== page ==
Western governments are unclear if Iran’s principal aim is to revive the JCPOA or to have sanctions lifted. Seeking sanctions relief was Iran’s priority throughout the 2015 negotiations, and it has remained so since the U.S. withdrew from the agreement in 2018. Neither the JCPOA nor any other agreement that keeps sanctions in place would solve Tehran’s severe political and economic problems.
If sanctions are not lifted, the severe economic crisis in Iran could pose an existential threat to the Islamic Republic.
If Iran were to agree to include its ballistic missile program and regional activities in a fresh round of nuclear talks, it would lose all power and influence in the Middle East at a time when that power and influence are already much diminished. That is why Tehran continues to insist that the U.S. lift all sanctions before Iran even considers restarting the nuclear talks.
In an op-ed published in the Jan. 22 issue of Foreign Affairs, Iranian Foreign Minister Mohammad Javad Zarif said: “The new administration in Washington has a fundamental choice to make. It can embrace the failed policies of the Trump administration, or [Biden] can choose a better path by ending Trump’s failed policy of ‘maximum pressure’ and returning to the deal his predecessor abandoned.”
“If Washington instead insists on extracting concessions, then this opportunity will be lost,” Mr. Zarif noted. “There cannot be any renegotiations. The United States cannot insist that ‘what’s mine is mine and what is yours is negotiable’ and expect to have its way with Iran”.
“The administration should begin by unconditionally removing, with full effect, all sanctions imposed, reimposed, or relabeled since Trump took office. Iran would reverse all the remedial measures it has taken in the wake of Trump’s withdrawal from the nuclear deal,” Zarif added. “The remaining signatories to the deal would then decide whether the U.S. should be allowed to reclaim the seat at the table that it abandoned in 2018.”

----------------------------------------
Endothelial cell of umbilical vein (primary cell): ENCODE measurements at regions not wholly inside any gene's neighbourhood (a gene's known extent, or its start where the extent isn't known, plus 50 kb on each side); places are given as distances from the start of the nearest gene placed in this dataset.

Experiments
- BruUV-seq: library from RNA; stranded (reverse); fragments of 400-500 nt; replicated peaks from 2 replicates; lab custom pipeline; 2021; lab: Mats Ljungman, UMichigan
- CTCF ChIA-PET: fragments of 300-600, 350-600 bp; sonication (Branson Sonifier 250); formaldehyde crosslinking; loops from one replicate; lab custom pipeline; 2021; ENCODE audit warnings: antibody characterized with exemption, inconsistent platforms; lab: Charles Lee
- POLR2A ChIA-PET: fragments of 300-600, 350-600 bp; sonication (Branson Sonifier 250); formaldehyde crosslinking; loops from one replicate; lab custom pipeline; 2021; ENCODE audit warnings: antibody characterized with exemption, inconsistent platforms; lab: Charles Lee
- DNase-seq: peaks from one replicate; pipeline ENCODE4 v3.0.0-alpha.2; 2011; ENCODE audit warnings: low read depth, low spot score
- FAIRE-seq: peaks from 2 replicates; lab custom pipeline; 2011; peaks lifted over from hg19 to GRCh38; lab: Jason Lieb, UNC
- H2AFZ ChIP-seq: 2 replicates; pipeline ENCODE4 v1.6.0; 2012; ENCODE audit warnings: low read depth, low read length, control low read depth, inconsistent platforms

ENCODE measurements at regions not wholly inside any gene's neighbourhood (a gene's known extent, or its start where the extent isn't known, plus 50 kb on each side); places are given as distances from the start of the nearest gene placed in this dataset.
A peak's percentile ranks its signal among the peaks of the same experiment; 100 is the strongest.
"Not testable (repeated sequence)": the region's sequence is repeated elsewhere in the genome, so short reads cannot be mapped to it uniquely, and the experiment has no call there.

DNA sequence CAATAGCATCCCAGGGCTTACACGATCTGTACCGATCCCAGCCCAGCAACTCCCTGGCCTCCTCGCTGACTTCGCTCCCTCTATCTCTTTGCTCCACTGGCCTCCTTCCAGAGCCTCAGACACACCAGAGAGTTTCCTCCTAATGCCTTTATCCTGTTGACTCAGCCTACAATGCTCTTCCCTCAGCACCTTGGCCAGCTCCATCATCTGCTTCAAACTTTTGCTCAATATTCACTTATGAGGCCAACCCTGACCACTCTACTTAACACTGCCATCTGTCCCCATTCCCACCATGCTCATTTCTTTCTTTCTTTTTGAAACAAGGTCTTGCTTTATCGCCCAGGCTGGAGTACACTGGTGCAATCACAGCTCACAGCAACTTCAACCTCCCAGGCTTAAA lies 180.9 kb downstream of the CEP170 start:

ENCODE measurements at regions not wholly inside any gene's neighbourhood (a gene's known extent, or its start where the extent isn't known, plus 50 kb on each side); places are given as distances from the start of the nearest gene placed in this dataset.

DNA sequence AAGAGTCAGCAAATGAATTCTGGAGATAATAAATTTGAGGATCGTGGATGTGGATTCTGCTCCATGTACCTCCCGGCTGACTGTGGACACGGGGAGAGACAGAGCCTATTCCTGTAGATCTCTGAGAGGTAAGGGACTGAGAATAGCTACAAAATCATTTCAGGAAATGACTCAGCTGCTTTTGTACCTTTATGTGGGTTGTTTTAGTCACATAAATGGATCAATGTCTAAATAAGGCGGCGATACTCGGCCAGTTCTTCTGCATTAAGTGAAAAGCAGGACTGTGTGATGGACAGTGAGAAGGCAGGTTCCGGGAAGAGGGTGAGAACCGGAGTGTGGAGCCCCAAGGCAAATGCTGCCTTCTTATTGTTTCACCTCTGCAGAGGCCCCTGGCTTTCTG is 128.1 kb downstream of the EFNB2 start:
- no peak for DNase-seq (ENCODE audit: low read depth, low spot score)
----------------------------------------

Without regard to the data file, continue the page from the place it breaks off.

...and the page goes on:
Foreign Minister Zarif knows that his conditions for rebooting the JCPOA will not be received enthusiastically by the U.S.
Meanwhile, British Foreign Secretary Dominic Raab and French Foreign Minister Jean-Yves Le Drian have reportedly told U.S. Secretary of State nominee Antony Blinken and National Security Advisor Jake Sullivan that the White House must seize the moment and return to the JCPOA before the forthcoming Iranian presidential election in June.
Blinken has said that the U.S. will consult its regional allies before deciding about the JCPOA. Israel and Saudi Arabia, the principal U.S. allies in the region, oppose the U.S. rejoining the nuclear deal. They insist that any talks must include Iran’s ballistic missile program and regional activities.
An unnamed senior Israeli government official told the Tel Aviv-based Channel 12 news: “If Biden adopts Obama’s [JCPOA] plan, we will have nothing to talk about with him.”
This article was translated and adapted from Persian by Fardine Hamidi.